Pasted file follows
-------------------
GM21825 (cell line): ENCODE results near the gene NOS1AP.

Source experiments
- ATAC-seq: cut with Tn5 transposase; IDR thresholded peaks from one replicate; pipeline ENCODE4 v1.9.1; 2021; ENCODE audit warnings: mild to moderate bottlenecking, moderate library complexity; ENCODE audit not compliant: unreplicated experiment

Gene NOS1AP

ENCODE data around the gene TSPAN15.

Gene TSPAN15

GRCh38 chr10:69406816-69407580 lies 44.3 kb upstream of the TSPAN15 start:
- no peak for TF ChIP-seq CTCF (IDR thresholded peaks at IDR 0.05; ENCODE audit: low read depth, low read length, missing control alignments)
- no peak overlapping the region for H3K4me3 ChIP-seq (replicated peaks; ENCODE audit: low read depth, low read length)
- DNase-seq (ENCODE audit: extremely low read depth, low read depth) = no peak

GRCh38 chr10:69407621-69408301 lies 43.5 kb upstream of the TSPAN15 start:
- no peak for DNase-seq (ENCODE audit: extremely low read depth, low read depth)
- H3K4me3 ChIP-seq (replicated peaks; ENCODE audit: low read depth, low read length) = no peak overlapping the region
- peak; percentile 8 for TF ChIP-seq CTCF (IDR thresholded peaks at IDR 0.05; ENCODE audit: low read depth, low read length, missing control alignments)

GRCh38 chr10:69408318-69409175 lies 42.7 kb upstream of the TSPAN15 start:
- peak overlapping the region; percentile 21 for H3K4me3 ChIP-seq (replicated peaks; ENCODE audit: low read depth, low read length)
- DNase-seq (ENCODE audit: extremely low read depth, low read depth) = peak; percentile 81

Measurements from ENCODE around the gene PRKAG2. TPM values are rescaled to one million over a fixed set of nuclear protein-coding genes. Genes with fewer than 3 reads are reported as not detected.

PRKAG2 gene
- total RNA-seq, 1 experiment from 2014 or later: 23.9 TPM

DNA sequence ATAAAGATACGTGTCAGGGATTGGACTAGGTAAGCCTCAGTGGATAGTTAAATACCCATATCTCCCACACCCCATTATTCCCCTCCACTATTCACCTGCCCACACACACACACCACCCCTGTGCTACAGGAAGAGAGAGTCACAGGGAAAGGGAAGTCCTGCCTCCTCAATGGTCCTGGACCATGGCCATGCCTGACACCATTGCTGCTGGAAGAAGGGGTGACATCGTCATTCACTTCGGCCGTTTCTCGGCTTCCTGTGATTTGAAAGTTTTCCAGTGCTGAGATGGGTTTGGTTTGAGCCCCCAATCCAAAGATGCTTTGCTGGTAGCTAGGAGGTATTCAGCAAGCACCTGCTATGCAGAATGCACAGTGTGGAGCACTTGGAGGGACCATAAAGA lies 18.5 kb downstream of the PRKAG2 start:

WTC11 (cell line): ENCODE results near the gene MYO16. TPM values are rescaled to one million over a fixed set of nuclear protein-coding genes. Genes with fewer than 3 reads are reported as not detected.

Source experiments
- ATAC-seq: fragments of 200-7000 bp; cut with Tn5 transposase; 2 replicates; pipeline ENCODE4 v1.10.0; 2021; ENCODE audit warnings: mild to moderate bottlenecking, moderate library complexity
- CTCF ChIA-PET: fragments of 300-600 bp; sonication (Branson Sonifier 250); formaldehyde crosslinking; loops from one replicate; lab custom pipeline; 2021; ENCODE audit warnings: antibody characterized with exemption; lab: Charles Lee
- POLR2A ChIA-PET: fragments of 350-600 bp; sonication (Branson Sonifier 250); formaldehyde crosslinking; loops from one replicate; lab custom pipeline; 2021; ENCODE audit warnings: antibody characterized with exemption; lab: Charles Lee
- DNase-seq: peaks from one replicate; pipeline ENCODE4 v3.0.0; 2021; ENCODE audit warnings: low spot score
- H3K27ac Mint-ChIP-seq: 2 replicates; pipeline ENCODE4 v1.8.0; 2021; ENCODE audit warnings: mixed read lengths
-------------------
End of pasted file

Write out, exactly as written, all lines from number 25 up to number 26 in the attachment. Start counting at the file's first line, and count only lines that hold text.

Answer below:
- CTCF ChIA-PET: fragments of 300-600 bp; sonication (Branson Sonifier 250); formaldehyde crosslinking; loops from one replicate; lab custom pipeline; 2021; ENCODE audit warnings: antibody characterized with exemption; lab: Charles Lee
- POLR2A ChIA-PET: fragments of 350-600 bp; sonication (Branson Sonifier 250); formaldehyde crosslinking; loops from one replicate; lab custom pipeline; 2021; ENCODE audit warnings: antibody characterized with exemption; lab: Charles Lee